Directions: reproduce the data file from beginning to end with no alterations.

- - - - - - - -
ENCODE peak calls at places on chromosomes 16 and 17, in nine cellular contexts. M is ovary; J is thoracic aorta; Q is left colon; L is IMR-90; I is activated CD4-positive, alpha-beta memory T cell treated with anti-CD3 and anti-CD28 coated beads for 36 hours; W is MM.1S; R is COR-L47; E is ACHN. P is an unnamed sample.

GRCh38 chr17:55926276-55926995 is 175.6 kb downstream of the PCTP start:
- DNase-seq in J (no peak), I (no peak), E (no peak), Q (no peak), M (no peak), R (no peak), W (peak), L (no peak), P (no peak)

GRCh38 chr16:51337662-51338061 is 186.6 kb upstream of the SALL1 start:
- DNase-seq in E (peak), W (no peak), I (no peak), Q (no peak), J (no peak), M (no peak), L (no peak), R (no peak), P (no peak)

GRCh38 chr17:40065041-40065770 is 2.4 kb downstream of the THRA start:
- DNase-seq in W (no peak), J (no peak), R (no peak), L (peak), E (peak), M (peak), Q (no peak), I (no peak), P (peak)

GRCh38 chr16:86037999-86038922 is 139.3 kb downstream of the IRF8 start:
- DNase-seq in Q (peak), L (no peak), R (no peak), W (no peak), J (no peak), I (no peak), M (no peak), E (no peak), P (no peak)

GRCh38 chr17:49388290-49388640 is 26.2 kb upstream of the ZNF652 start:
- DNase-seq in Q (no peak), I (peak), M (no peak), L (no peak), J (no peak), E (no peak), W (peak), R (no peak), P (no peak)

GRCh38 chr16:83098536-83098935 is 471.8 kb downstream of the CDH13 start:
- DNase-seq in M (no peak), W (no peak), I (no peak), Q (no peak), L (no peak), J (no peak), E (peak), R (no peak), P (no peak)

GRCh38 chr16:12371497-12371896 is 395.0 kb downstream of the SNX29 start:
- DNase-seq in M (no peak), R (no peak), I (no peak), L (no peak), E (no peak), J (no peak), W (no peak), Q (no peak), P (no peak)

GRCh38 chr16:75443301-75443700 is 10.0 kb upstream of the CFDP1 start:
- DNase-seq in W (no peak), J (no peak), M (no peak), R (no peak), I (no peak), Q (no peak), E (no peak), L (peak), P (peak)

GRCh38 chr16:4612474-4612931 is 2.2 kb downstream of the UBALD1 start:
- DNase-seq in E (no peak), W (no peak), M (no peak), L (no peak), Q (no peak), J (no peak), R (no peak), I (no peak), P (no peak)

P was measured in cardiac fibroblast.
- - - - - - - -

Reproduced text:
ENCODE peak calls at places on chromosomes 16 and 17, in nine cellular contexts. M is ovary; J is thoracic aorta; Q is left colon; L is IMR-90; I is activated CD4-positive, alpha-beta memory T cell treated with anti-CD3 and anti-CD28 coated beads for 36 hours; W is MM.1S; R is COR-L47; E is ACHN. P is an unnamed sample.

GRCh38 chr17:55926276-55926995 is 175.6 kb downstream of the PCTP start:
- DNase-seq in J (no peak), I (no peak), E (no peak), Q (no peak), M (no peak), R (no peak), W (peak), L (no peak), P (no peak)

GRCh38 chr16:51337662-51338061 is 186.6 kb upstream of the SALL1 start:
- DNase-seq in E (peak), W (no peak), I (no peak), Q (no peak), J (no peak), M (no peak), L (no peak), R (no peak), P (no peak)

GRCh38 chr17:40065041-40065770 is 2.4 kb downstream of the THRA start:
- DNase-seq in W (no peak), J (no peak), R (no peak), L (peak), E (peak), M (peak), Q (no peak), I (no peak), P (peak)

GRCh38 chr16:86037999-86038922 is 139.3 kb downstream of the IRF8 start:
- DNase-seq in Q (peak), L (no peak), R (no peak), W (no peak), J (no peak), I (no peak), M (no peak), E (no peak), P (no peak)

GRCh38 chr17:49388290-49388640 is 26.2 kb upstream of the ZNF652 start:
- DNase-seq in Q (no peak), I (peak), M (no peak), L (no peak), J (no peak), E (no peak), W (peak), R (no peak), P (no peak)

GRCh38 chr16:83098536-83098935 is 471.8 kb downstream of the CDH13 start:
- DNase-seq in M (no peak), W (no peak), I (no peak), Q (no peak), L (no peak), J (no peak), E (peak), R (no peak), P (no peak)

GRCh38 chr16:12371497-12371896 is 395.0 kb downstream of the SNX29 start:
- DNase-seq in M (no peak), R (no peak), I (no peak), L (no peak), E (no peak), J (no peak), W (no peak), Q (no peak), P (no peak)

GRCh38 chr16:75443301-75443700 is 10.0 kb upstream of the CFDP1 start:
- DNase-seq in W (no peak), J (no peak), M (no peak), R (no peak), I (no peak), Q (no peak), E (no peak), L (peak), P (peak)

GRCh38 chr16:4612474-4612931 is 2.2 kb downstream of the UBALD1 start:
- DNase-seq in E (no peak), W (no peak), M (no peak), L (no peak), Q (no peak), J (no peak), R (no peak), I (no peak), P (no peak)

P was measured in cardiac fibroblast.